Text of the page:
Tesco bosses are cleared in major blow for fraud office
06 December 2018, 21:50
The Serious Fraud Office was facing questions over its future last night after two former Tesco executives were cleared of a £250million fraud and false accounting.
The investigator was accused of wasting millions of pounds of taxpayers’ money and criticised over its handling of the high-profile case.
It comes after former SFO boss David Green QC, who stepped down in April, was awarded a knighthood for services to the criminal justice system.
Relieved: The case against John Scouler, left, and Chris Bush has been thrown out
In September 2014, Tesco’s shares plunged 12 per cent after it admitted it had overstated profits by £250million, wiping £2billion off its market value.
Former UK managing director Chris Bush, 52, and ex-food commercial director John Scouler, 50, were accused of hiding incorrectly recorded income in a bid to meet targets and make Tesco look financially healthier than it was.
But in a major humiliation for the SFO, the charges have now been thrown out and the men acquitted.
Judge Sir John Royce dismissed the case after it was presented by the prosecution, saying it was so weak it was not fit to be considered by a jury.
The SFO is now considering whether to pursue a retrial of a third defendant, Carl Rogberg, 51, who was too unwell to stand after suffering a heart attack earlier this year.
Bush’s solicitor Ross Dixon, a partner at Hickman And Rose, said: ‘Given its status as the UK’s leading investigator of serious and complex fraud, the SFO made many basic mistakes.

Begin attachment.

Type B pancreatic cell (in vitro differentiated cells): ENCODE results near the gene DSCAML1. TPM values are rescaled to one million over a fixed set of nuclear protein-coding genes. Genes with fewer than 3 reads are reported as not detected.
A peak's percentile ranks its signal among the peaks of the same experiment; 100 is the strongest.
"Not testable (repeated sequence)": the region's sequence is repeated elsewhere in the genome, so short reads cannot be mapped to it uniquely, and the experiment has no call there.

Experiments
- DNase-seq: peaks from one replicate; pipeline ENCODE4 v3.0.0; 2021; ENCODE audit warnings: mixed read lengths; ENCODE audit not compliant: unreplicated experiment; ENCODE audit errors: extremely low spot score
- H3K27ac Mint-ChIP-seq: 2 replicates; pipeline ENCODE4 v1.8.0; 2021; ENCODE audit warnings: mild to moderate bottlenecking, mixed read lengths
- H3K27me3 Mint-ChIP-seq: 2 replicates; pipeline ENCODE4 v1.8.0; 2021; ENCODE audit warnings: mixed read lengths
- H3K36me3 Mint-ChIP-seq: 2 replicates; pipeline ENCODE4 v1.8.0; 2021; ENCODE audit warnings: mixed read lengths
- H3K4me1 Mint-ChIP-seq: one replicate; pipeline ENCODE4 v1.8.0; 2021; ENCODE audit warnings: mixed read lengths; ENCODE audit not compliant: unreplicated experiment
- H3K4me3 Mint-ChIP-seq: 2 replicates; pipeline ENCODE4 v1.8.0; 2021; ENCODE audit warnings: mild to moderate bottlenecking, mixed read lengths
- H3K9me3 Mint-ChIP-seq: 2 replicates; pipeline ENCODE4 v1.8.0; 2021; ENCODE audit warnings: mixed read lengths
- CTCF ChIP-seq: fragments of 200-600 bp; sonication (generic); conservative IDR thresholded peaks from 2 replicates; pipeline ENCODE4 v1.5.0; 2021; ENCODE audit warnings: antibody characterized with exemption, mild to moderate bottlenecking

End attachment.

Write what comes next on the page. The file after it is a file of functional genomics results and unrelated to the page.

‘The SFO’s failings have resulted in a four-year ordeal for Mr Bush, and the waste of millions of pounds of taxpayers’ money.’
Speaking after he was cleared, Bush said: ‘While I am delighted that my innocence has finally been established, it is troubling that Mr Scouler and I were ever charged.’
He added: ‘I am now looking forward to getting home and spending Christmas with my family.’
The acquittal of the two former Tesco directors means not a single individual has been convicted in one of the biggest corporate scandals in recent history.
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It comes at a perilous time for the SFO, which has suffered a string of failures in recent years, which include the recent dropping of charges against Barclays relating to its emergency fundraising from Qatar at the height of the financial crisis.
Sarah Wallace, a partner at law firm Irwin Mitchell, said: ‘When a high-profile case takes a dramatic nosedive it will be a blow.
‘It exposes the difficulties in trying to prosecute household names and their senior executives.
‘They need to apply more rigour and scrutiny in gathering and assessing evidence, and more realism as to which people, if any, should be in the dock.’
Theresa May had been planning to axe the organisation and absorb its duties into the National Crime Agency under manifesto plans ahead of the last election.
This proposal was ditched when she lost her majority, but the Prime Minister is thought to still have doubts about the organisation.
The SFO was founded in 1987 to investigate and prosecute serious or complex fraud and corruption. It was led by Green, a QC, from 2012 until earlier this year.
He has now taken a lucrative private sector job at law firm Slaughter And May, and was replaced by former FBI lawyer Lisa Osofsky.
Last year she spoke out in favour of May’s plans to axe the SFO.
She said the SFO had been on a knife-edge for years and argued against its heavy focus on tackling blockbuster corruption cases against firms such as Barclays and engineering firm Rolls-Royce, adding: ‘Mrs May has made a calculation here on how to spend limited resources, and get the biggest bang for her buck.’
However, in a U-turn when she got the job, she said she believed in the SFO’s independence. Osofsky said: ‘My comments about the National Crime Agency and SFO were in relation to my assessment on an announced policy at that time.
‘They did not represent my own view of the preferred future direction of the SFO.’
Last year, Tesco agreed to pay a fine of £129million to the SFO as part of a deferred prosecution agreement.
Tesco shares last night fell 2.6 per cent, or 5.25p, to 193.75p.